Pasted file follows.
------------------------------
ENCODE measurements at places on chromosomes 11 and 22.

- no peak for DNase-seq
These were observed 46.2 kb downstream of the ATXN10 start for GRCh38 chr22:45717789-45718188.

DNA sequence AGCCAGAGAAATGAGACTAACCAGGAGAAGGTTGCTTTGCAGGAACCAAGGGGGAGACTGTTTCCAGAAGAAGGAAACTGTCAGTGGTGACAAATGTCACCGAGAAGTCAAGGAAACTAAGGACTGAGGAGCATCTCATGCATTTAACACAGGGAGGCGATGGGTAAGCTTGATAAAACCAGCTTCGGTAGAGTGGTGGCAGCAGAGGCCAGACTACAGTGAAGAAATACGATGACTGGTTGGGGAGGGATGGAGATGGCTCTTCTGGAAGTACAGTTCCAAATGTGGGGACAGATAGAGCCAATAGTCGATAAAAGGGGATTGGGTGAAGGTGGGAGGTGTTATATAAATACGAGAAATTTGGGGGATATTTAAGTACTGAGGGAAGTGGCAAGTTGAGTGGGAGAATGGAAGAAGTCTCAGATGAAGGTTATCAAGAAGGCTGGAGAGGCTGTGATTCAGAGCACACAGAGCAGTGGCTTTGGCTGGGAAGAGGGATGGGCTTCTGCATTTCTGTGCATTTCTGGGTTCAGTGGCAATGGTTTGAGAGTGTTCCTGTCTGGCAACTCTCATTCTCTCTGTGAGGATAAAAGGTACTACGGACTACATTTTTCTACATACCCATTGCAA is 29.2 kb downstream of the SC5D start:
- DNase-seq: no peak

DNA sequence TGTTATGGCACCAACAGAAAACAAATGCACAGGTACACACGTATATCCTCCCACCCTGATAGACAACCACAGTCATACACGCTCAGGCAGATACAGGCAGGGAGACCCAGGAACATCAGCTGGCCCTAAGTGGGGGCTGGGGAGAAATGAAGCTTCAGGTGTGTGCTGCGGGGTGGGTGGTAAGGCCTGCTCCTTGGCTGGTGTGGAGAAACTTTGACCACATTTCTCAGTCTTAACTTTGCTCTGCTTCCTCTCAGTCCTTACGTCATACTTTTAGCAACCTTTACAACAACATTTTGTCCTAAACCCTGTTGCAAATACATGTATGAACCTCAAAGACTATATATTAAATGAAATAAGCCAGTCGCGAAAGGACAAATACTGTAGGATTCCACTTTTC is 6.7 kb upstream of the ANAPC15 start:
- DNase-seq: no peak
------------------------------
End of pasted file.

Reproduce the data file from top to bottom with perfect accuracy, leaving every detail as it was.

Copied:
ENCODE measurements at places on chromosomes 11 and 22.

- no peak for DNase-seq
These were observed 46.2 kb downstream of the ATXN10 start for GRCh38 chr22:45717789-45718188.

DNA sequence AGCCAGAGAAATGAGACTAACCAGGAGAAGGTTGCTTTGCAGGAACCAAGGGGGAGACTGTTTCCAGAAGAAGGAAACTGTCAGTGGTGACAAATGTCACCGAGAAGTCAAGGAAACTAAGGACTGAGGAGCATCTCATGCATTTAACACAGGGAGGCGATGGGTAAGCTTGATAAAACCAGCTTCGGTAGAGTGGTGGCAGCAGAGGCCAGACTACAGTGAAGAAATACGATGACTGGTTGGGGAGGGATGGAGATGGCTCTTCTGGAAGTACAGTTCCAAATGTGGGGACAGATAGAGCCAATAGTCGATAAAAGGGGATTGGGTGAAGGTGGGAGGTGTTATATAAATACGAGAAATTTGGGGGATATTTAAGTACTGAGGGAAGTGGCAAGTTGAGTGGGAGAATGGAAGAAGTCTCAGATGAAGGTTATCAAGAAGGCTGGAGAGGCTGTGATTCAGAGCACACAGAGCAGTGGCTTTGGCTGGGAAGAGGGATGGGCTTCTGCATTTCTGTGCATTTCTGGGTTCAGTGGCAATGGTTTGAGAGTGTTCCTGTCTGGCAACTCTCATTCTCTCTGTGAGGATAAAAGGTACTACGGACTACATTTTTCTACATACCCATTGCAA is 29.2 kb downstream of the SC5D start:
- DNase-seq: no peak

DNA sequence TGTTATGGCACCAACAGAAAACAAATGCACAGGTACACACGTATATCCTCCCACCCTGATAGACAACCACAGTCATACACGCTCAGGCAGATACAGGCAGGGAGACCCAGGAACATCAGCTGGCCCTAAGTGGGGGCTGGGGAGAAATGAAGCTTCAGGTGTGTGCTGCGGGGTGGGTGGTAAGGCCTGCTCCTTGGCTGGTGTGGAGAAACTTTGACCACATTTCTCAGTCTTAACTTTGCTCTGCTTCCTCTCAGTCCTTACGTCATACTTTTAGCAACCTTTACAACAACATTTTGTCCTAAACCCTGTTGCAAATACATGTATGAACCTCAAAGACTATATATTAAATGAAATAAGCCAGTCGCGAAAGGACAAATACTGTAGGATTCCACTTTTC is 6.7 kb upstream of the ANAPC15 start:
- DNase-seq: no peak